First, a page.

CV Joints, Shafts & Boots
A CV joint, or constant velocity joint, is the shaft that attaches to a car's transmission or differential, at one end, and the wheel at the other. CV joints spin the drive wheels at a constant velocity, while being able to bend in any direction. This is important because the front wheels need to go up and down with the bumps in the road, but also need to be able to turn left and right,in order to allow the vehicle to turn while supplying power to the wheels ,at the same time to keep moving the vehicle.
Front-wheel drive vehicle have CV joints on both ends of the drive shafts, also known as half shafts. Inner CV joints connect the drive shafts to the transmission, while the outer CV joints connect the drive shafts to the drive wheels. Some rear and four wheel drive vehicles, also have CV joints,in order to allow for independent suspension. There are two common types of CV joints, a ball type and a tripod type. Ball type CV joints are more commonly used on the outer side of the drive shafts, while the tripod type CV joints are more commonly used on the inner side of the drive shafts in front wheel drive vehicles.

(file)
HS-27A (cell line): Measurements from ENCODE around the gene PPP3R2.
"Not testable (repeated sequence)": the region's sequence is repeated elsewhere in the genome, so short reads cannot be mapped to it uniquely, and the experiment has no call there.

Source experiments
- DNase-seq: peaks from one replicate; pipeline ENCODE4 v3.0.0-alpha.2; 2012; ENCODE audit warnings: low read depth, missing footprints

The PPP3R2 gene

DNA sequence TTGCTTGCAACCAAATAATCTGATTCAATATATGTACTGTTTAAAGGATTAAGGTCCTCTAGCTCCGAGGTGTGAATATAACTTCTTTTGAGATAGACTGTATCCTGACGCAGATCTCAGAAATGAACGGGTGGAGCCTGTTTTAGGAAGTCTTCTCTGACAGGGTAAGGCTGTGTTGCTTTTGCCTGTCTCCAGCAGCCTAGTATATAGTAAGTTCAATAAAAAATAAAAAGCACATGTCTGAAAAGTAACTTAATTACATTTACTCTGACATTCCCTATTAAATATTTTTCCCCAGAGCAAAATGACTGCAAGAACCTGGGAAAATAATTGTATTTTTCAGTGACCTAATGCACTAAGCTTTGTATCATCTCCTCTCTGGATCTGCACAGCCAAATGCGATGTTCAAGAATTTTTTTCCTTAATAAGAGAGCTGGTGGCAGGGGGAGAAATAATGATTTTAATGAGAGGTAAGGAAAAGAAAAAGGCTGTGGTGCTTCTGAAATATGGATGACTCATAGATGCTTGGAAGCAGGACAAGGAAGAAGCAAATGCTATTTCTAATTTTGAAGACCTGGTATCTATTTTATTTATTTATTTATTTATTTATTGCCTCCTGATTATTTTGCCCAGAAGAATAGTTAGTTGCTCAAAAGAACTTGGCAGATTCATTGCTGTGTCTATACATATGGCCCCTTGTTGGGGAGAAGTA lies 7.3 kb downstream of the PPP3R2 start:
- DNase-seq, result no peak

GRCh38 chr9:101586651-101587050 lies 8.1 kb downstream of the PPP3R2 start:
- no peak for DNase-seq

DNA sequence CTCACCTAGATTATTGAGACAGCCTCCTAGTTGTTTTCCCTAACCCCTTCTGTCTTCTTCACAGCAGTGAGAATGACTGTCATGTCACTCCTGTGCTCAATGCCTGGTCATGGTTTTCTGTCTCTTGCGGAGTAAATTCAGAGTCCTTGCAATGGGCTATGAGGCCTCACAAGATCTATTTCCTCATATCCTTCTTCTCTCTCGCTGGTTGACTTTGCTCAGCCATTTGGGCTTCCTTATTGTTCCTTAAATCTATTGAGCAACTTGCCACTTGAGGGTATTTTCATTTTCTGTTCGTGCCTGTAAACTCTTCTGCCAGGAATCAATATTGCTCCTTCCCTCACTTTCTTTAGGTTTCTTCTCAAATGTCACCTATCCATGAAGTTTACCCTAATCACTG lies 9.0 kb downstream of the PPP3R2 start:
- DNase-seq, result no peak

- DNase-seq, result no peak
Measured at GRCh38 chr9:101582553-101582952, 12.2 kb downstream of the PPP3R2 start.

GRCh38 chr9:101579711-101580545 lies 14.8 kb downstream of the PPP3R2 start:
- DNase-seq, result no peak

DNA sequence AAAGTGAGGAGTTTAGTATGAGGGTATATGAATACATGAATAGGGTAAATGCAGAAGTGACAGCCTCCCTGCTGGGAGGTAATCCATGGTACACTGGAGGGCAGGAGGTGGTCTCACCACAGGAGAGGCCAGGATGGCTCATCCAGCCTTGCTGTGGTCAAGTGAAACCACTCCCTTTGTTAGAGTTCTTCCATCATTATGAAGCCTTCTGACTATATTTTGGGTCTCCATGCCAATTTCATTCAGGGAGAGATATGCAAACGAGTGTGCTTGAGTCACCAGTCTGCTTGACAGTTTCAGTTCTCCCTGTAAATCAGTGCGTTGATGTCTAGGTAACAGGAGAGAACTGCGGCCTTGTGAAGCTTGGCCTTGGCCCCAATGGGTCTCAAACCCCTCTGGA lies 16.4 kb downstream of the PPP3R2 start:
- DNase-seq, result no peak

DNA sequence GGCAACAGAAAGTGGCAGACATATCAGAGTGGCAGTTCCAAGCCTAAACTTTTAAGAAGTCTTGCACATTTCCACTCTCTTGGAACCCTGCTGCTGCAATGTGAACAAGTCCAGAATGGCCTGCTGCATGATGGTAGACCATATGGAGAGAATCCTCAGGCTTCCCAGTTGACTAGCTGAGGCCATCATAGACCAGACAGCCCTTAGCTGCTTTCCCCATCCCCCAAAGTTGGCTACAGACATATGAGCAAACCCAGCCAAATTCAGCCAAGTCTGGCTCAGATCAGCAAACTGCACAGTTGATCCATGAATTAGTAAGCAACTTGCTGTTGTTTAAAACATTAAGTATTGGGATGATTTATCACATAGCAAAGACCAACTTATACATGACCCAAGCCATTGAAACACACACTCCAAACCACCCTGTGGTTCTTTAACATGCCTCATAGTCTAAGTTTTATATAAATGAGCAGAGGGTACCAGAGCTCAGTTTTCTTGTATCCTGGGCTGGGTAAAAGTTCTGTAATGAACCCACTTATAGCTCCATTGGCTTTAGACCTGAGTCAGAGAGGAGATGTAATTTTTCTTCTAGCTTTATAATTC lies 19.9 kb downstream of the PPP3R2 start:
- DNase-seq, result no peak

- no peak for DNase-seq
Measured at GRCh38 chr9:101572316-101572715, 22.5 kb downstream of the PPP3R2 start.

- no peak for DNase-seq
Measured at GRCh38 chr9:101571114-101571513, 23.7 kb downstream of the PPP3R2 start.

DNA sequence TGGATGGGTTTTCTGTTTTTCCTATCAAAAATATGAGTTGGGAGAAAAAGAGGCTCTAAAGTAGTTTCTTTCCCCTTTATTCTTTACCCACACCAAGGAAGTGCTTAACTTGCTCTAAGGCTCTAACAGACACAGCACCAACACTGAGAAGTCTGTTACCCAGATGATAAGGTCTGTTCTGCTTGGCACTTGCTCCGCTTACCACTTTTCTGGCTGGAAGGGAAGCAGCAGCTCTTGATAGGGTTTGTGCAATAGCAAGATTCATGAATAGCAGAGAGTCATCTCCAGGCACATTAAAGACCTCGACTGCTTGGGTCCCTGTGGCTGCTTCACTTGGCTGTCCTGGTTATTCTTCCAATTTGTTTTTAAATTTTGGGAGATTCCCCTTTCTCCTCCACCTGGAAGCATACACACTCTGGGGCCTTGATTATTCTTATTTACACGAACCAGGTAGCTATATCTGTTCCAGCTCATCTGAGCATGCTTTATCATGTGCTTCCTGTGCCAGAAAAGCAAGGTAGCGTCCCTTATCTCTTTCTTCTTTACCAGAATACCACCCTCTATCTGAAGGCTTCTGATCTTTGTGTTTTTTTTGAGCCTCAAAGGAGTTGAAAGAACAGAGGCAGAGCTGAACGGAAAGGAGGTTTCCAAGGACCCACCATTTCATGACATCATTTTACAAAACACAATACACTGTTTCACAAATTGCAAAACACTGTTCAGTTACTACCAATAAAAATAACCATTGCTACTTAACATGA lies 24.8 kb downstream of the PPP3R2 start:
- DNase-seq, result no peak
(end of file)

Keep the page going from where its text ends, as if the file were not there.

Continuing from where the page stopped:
A CV joint is packed with a grease and sealed with a rubber boot. A CV joint does not need any maintenance,only inspection, and can last very long, as long as the protective CV joint boot is not damaged. Since the CV joint is covered with a boot, over time cracks or tears can develop in the boot. If an opening in the boot is present then the CV joint is exposed to the elements, which can damage the joint. By inspecting the CV boots and shaft periodically, torn boots can be replaced as needed, potentially extending the life of the joints.
The most common sign of a worn out CV joint is a clicking noise while driving, and turning the vehicle. The noise often gets louder when accelerating in turns. Unfortunately a worn out or damaged CV joint is not repairable, and will have to be replaced.
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